3 Problematic Flies for New England During Spring And Summer
Mosquitoes and other flying insects can cause itchy red welts that subside within a couple of days. However, the increasing risk of fly-caused infections and the number of flying insects that crowd around homes, businesses, and schools raises the need for a serious insect prevention and extermination strategy.
We know that mosquitoes carry diseases, such as the West Nile virus and yellow fever, and cause heartworms in pets. Recently, new mosquito-transmitted diseases have begun to spread throughout the globe, including the chikungunya virus and the Zika virus. Due to these findings, it's more important than ever to have a solid strategy in place to protect your home or business.
Home and business owners are constantly battling increasing populations of mosquitoes as they gain resistance to common pesticides. Consulting a professional about mosquito control programs (programs that treat a property’s perimeters with a blend of naturally occurring substances to deliver fast eradication of mosquitoes) may be the best action to take to control the growing mosquito population.
2. Black Flies
In many New England states, people jokingly refer to the black fly as the state bird because of its huge population. Every spring, the black fly moves in and begins feasting on the blood of its prey – namely, humans. Black flies breed in moving water, such as rivers or streams, and they flourish in wooded areas.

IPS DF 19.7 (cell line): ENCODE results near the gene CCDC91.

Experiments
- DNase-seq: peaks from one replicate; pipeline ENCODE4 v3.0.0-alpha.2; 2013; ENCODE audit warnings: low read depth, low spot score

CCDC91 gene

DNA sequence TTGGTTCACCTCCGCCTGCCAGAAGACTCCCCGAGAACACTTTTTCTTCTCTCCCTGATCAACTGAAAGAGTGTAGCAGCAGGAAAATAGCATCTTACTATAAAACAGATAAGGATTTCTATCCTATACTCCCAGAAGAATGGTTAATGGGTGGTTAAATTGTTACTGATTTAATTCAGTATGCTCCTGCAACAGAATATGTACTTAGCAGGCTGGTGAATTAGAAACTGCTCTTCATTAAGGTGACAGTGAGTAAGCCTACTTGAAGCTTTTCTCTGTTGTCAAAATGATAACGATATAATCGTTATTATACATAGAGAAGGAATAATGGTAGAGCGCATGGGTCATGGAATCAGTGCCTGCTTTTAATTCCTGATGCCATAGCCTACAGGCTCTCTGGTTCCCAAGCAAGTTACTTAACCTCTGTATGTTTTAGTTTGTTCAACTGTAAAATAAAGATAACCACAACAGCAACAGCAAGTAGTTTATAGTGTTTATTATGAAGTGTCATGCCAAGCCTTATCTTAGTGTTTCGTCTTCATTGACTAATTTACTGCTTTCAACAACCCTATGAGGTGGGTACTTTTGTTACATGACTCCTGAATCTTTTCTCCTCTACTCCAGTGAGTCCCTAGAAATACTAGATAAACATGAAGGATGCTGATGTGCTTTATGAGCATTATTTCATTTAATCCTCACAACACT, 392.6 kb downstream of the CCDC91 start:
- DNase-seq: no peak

Like other biting insects, black flies carry infectious diseases. In Africa, some black flies impart parasitic nematodes into a host’s skin. The nematode will fully develop while still under the host’s skin (up to two years), which in turn causes river blindness – inflammation of the eye – as the larvae die, causing permanent clouding of the cornea.
They may seem like simple nuisances, hovering around your face and intruding on your pantry, but gnats do more than just annoy you. Gnats, like their other fly counterparts, can carry infectious diseases that they transmit when they bite animals or humans.
Landscaping changes can help reduce the number of these insects around your business or home. Eliminating all standing water and looking for areas where moisture gathers, such as leaky sprinklers or hoses (the mosquito that carries the Zika virus breeds in the tiny bit of water that remains in hose nozzles), can greatly reduce populations in your area.
Certain insect species are adapting to certain pest control techniques through genetic mutation. Some of them have become more resistant to pesticides. On the other hand, pest control practices are also evolving constantly, and JP Pest services stays up to date with the latest technology and pest control practices. Contact JP Pest Services for a free commercial consultation or residential estimate today.